What does the y chromosome do? Determines sex
What is doubling dose? dose of radiation, if given uniformly to an entire population, needed to double the spontaneous mutation rate
What are the different mutation types? Mutation, somatic mutations, germline mutations
Describe mutation. Any change in chromosome, genes, and DNA
Somatic mutation not inheritable, occurs when the DNA of a non-reproductive cell is damaged radiation-induced somatic mutations affect only the exposed individual
Germline mutation inheritable, occurs when the DNA of a reproductive cell (sperm or ovum) is damaged example effects include miscarriages, stillbirths, congenital defects, premature death (first year of life), chromosomal abnormalities, and cancers
What is the definition for single gene mutations? DNA structural change Recessive mutations-require that the gene be present in duplicate to produce the trait (unless X-linked) Dominant mutations-require only one gene to produce the trait
What are the two heredity changes that are possible for radiation damage? Gene mutations: dominant, recessive, sex-linked Chromosomal changes: too many or too few. chromosome aberrations Multifactorial
What were the conclusions from the megamouse study? Radiosensitivity of different mutations varied significantly,only possible to speak in terms of average mutation rates, A substantial dose-rate effect in mice was observed, spreading out dose resulted in fewer observed mutations.
Other conclusions from megamouse study? Male mice were more radiosensitive than female mice at low dose rates, almost all genetic burden is carried by males, Genetic consequences of a given dose were greatly reduced if time was allowed between irradiation and conception
Is there a signature lesion or mutation from ionizing radiation? No, Radiation tends to affect the same mutations that are induced spontaneously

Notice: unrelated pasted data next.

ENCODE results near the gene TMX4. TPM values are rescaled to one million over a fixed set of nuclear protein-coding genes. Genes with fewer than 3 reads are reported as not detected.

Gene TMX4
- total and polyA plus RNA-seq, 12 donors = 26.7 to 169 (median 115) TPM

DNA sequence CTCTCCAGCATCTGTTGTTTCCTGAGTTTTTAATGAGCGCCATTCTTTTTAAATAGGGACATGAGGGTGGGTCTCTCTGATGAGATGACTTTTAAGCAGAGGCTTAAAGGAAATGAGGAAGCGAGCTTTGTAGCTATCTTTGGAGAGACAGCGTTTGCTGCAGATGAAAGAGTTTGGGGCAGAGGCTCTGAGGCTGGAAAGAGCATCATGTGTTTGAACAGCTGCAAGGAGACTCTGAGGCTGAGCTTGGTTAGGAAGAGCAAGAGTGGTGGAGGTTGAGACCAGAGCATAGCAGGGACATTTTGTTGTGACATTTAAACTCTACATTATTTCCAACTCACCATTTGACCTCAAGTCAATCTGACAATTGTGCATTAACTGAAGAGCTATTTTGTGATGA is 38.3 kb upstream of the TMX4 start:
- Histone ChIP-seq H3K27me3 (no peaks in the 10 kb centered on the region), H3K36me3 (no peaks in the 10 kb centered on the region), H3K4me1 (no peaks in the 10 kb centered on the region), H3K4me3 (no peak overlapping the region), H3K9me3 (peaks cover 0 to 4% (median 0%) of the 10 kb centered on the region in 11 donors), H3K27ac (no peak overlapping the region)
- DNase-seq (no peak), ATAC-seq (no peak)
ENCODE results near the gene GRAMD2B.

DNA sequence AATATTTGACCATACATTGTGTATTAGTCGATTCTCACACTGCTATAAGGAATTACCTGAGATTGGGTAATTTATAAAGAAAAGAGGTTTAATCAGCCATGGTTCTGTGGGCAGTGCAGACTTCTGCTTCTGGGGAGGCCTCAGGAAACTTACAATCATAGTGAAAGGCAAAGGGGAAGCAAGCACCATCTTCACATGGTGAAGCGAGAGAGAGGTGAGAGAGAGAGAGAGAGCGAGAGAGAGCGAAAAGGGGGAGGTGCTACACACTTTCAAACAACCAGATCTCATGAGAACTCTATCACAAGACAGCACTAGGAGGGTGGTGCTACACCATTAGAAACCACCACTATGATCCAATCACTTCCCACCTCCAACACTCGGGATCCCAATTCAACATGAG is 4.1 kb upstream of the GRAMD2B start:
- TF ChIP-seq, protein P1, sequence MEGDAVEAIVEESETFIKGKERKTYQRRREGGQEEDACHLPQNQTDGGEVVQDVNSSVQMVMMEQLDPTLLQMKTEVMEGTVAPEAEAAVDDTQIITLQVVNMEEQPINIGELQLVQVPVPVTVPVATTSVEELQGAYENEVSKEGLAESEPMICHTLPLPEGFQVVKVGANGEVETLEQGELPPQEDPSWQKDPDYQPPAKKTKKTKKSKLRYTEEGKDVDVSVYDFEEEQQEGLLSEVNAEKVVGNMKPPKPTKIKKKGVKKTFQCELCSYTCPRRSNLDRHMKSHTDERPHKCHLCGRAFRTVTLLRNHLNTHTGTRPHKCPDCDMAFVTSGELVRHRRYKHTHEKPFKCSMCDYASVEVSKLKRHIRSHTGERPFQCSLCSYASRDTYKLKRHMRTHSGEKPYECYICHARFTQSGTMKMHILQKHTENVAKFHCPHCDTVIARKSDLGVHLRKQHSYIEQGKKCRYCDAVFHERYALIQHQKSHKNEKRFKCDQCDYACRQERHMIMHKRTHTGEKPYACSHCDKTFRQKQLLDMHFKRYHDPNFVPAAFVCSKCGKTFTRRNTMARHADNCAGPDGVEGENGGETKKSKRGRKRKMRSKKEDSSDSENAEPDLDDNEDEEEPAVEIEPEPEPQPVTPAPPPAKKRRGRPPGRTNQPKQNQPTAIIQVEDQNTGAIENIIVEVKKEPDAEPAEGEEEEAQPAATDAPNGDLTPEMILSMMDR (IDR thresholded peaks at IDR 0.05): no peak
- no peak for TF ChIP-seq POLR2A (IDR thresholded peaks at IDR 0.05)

Is the number of mutations proportional to dose of radiation? Yes
What are the developmental effects of radiation of an unknown child? Lethal effects Malformations Growth disturbances
What is preimplantation? up to 5th day in mice, 10th day in humans, most sensitive stage to LETHAL effects, 0.1 Gy and above is lethal, "all or nothing" effect
What is organogenesis? Period where all of the major organs are being developed, end of preimplantation an lasts until beginning of fetal period, irradiation results in structural, congenital anomalies, greatest temp growth retardation
What is the fetal period? 14th day onward in mice; or at about 6 weeks onward in humans, largest degree of perm retardation, Effects on kidneys, hemotapoietic system, liver, gonads
The dose response curve for radiation-induced mutations was linear with no threshold: T or F? True
What does repair do? spares late responding normal tissue preferentially, repair of sublethal damage
What does reassortment/redistribution of cells in the cell cycle? increases acute effects, no influence on late effects, increases damage to tumor
What does Repopulation/Regeneration do? spares acute responding normal tissue preferentially, no influence on late effects, danger of tumor repopulation
What does Reoxygenation do? no influence on normal tissue responses, increases tumor damage
Created by: 1672073429469679